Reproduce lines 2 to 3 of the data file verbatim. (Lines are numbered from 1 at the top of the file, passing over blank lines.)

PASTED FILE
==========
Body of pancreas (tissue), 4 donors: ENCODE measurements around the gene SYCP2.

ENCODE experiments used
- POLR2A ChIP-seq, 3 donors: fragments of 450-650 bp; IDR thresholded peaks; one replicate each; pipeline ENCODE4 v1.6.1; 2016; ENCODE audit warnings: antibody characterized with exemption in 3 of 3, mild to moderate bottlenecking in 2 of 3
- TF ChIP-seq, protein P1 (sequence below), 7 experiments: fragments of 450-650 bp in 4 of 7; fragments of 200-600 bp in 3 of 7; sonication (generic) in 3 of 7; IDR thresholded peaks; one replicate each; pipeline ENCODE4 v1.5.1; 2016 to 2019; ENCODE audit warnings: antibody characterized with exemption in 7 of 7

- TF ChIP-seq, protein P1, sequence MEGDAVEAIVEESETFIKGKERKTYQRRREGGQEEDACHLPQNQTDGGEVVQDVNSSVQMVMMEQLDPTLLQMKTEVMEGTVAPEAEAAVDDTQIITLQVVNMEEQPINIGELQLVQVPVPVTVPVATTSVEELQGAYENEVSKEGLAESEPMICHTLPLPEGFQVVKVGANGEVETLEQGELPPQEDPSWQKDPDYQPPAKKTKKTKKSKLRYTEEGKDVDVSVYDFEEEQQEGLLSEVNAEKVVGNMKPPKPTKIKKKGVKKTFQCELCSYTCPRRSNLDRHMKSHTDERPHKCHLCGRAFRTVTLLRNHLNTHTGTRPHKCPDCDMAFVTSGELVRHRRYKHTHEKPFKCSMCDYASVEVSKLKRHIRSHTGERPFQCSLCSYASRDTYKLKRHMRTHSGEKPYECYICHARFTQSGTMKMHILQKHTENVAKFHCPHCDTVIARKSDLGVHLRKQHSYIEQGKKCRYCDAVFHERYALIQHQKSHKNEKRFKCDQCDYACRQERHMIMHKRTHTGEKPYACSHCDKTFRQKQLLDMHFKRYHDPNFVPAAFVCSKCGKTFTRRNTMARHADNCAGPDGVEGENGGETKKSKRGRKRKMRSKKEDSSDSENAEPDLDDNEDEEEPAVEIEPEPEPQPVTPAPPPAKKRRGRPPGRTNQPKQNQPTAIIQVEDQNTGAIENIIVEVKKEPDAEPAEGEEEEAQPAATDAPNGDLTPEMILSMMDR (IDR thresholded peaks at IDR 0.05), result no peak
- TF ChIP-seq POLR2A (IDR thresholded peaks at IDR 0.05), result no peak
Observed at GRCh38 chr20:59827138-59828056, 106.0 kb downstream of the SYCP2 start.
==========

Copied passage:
ENCODE experiments used
- POLR2A ChIP-seq, 3 donors: fragments of 450-650 bp; IDR thresholded peaks; one replicate each; pipeline ENCODE4 v1.6.1; 2016; ENCODE audit warnings: antibody characterized with exemption in 3 of 3, mild to moderate bottlenecking in 2 of 3